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Quantitative Apparent Competition:
Mean Field Three Species Equilibria

Quantitative effects of apparent competition, where the predator causes reductions in prey density rather than complete elimination, are more difficult to observe. As already discussed, this occurs in the region of parameter space in which all three species can coexist in the mean field case. I will demonstrate that under conditions of local interactions in the presence of the predator, the non-target prey causes reductions in pest density. Again, comparisons with comparable models employing global interactions will show that this form of apparent competition is a result of local interactions and spatial structure.

Under certain conditions for the mean field model, another equilibrium exists in which all three species coexist. When this equilibrium exists, the single prey-predator equilibria are not stable to the introduction of the other prey species. The four conditions for a three species equilibrium in the mean field model are:

(1) g>e

(2) c>d



A sample set of parameters satisfying these are (b1=.007, b2=.0055, d=.004, d1=.05, d2=.015, b=.001, b1=.2, b2=.06, d1=.01, , and d0=.0001), and will be the basis for simulation. The mean field equilibria for these parameters are shown in Table 2.

Table 2

Prey 1

Prey 2




















When no predators are present in the global and local interaction models, or when just the predator and a single prey are present, the dynamics and equilibria are similar to the case I described in the last section; either prey is capable of persisting without the other prey. For the situation in which all three species are introduced concurrently, however, all of the species persist in both the local and global interaction cases. The equilibrial densities are, however, different for these two modes of interaction (Fig 6).

The equilibrium values for the global interaction case (Fig 6a) are close to those predicted from the analytical calculation for the mean field model. For the local interaction case (Fig 6b), however, the equilibrium density of the non-target species is much closer to the mean field equilibrium value in the absence of the pest than it is to the analytically calculated three species equilibrium value. This implies that the non-target prey is experiencing an environment that is effectively free of the pest species.

I quantified the aggregation of the prey species as the proportional increase in probability above random chance that a neighboring cell will be occupied by one prey type given that the focal cell is occupied by the alternative prey type (Klopfer 1997). Specifically, let Px be the probability of a patch type x, Py be the probability of patch type y, and Pxy be the probability that a pair of adjacent cells is in the configuration (x,y); then the measure of aggregation is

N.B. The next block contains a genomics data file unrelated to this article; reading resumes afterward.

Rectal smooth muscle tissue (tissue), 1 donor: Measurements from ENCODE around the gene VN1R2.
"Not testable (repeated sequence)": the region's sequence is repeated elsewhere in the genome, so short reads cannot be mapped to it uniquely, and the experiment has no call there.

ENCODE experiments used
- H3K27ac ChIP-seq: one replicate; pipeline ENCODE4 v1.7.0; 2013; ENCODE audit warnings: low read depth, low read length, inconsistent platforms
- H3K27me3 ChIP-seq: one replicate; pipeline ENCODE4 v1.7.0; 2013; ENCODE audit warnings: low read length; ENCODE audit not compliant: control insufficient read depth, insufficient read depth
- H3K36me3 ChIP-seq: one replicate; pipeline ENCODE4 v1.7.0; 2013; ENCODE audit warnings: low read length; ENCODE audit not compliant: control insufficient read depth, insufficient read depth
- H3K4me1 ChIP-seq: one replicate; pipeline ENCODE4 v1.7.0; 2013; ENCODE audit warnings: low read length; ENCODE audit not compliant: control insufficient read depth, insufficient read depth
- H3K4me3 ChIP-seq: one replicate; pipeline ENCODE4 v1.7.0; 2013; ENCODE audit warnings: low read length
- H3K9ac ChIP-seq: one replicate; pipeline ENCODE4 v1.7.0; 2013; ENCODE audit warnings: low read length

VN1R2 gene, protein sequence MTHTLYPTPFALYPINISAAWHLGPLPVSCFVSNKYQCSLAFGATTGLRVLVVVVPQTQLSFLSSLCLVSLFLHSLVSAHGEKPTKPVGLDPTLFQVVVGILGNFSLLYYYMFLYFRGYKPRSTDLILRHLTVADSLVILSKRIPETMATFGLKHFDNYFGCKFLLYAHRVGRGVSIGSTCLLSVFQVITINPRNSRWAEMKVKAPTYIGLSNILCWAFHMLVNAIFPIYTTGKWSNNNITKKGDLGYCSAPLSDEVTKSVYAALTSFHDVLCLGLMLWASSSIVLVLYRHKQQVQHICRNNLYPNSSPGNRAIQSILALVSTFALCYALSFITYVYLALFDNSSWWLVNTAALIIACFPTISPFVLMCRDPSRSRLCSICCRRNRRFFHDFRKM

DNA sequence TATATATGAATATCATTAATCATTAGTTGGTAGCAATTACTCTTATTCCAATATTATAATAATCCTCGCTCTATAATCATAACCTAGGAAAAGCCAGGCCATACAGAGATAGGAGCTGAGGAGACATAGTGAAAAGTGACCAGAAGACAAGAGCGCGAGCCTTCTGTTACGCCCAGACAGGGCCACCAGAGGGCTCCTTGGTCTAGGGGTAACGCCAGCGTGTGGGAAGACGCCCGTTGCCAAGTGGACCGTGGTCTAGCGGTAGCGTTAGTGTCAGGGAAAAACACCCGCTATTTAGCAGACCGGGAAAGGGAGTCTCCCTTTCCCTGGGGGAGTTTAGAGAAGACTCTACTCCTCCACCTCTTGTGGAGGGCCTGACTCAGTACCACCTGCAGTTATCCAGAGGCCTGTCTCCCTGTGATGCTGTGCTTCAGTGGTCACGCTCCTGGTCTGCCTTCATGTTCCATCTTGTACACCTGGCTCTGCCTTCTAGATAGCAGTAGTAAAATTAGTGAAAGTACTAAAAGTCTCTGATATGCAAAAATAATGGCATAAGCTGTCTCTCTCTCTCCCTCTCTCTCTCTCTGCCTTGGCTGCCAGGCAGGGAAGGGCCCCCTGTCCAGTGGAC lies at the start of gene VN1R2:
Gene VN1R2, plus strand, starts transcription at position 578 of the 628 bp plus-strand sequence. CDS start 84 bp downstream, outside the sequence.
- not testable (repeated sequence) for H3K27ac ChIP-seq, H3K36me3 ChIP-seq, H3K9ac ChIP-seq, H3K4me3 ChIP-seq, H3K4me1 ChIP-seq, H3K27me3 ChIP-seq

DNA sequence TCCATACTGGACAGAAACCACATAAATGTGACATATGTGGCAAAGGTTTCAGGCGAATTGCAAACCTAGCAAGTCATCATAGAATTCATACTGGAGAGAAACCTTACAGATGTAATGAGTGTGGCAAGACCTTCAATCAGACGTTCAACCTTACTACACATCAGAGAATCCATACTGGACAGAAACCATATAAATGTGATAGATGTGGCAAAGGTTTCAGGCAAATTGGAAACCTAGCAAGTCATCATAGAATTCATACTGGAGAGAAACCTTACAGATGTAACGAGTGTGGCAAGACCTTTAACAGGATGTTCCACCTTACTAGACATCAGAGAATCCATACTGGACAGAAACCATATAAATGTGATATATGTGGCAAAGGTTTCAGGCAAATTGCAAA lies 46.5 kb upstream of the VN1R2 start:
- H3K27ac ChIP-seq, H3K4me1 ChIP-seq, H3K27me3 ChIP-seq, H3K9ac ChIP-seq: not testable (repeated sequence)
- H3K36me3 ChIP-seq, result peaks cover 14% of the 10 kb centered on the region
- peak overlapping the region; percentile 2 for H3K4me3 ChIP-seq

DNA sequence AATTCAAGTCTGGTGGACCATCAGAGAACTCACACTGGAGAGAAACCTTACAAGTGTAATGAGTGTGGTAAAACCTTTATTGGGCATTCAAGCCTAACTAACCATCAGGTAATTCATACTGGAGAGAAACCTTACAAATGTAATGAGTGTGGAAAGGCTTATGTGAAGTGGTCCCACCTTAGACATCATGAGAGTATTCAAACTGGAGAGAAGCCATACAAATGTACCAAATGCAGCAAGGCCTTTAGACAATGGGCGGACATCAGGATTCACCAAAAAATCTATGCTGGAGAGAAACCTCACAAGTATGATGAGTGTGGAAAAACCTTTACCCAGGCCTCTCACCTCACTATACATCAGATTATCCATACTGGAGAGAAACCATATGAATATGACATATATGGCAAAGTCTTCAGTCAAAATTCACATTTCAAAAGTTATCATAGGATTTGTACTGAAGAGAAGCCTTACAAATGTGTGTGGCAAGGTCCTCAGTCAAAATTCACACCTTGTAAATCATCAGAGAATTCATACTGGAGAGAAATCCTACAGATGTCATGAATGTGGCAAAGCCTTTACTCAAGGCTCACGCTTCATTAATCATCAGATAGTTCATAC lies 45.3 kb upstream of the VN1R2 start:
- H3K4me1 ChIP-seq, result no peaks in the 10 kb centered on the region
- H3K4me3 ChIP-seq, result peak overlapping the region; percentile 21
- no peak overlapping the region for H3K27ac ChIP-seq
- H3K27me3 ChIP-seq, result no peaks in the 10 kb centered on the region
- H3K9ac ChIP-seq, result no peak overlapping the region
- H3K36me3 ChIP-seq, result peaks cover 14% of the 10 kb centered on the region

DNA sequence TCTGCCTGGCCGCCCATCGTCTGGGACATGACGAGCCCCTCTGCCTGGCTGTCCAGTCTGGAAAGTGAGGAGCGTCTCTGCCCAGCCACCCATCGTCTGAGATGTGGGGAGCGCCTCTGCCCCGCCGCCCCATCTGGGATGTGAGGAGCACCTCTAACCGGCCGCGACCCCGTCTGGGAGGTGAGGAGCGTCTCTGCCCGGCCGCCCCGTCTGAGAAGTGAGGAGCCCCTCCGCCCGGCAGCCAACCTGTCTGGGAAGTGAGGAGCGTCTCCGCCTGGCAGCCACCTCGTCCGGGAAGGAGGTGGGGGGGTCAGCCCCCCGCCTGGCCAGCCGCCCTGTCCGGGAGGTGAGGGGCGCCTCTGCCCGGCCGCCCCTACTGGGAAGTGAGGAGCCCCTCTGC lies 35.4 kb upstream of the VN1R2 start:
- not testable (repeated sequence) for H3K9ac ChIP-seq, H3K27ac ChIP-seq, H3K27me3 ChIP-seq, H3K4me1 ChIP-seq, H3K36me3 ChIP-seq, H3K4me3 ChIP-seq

R = (3)

This measure indicate that the two prey species have spatial distributions that are negatively related (-.35, where -1.0 is complete lack of overlap between the species and 0 is random mixing).

This negative relationship is caused by the great increase in predator density when predators are introduced to a patch of pests. This increase results from the high attack rates of the predator on the pests, and the births associated with these attacks. The high densities of predators also serve to reduce the number of non-target prey that are in the vicinity of the predators. Non-target prey that are spatially segregated from the pests experience lower predation pressure because nearby predators are lower in density due to the lower attack and birth rates of the predators when associated with only the non-target species. Consequently, the regions in which the non-target prey flourish are associated with a lack of pests. Since the pests are occupying only a small percentage of the patches (densities of .01-.02), and these are isolated from most of the non-target prey, the non-target species experiences an environment that is essentially free of the pest species.

In relation to apparent competition, the three species equilibrium case shows that while apparent competition is present when interactions are both global and local, it takes fundamentally different forms under these interaction modes. These differences are established by comparing densities of one prey species with and without the other prey in the presence of the predator. For the case of global interactions, the presence of the alternative prey type causes reductions in density of the prey for both prey species. This is a case of symmetric apparent competition. When interactions are local, however, this apparent competition is one sided and only the pest is reduced in density in the presence of the alternative prey type. The majority of the non-target prey are essentially isolated from the pest species and do not suffer a reduction in density. A few non-target prey remain among the pests and allow more complete control of the pests, thus reducing the pests' density. Again, local interactions have induced a change in apparent competition.



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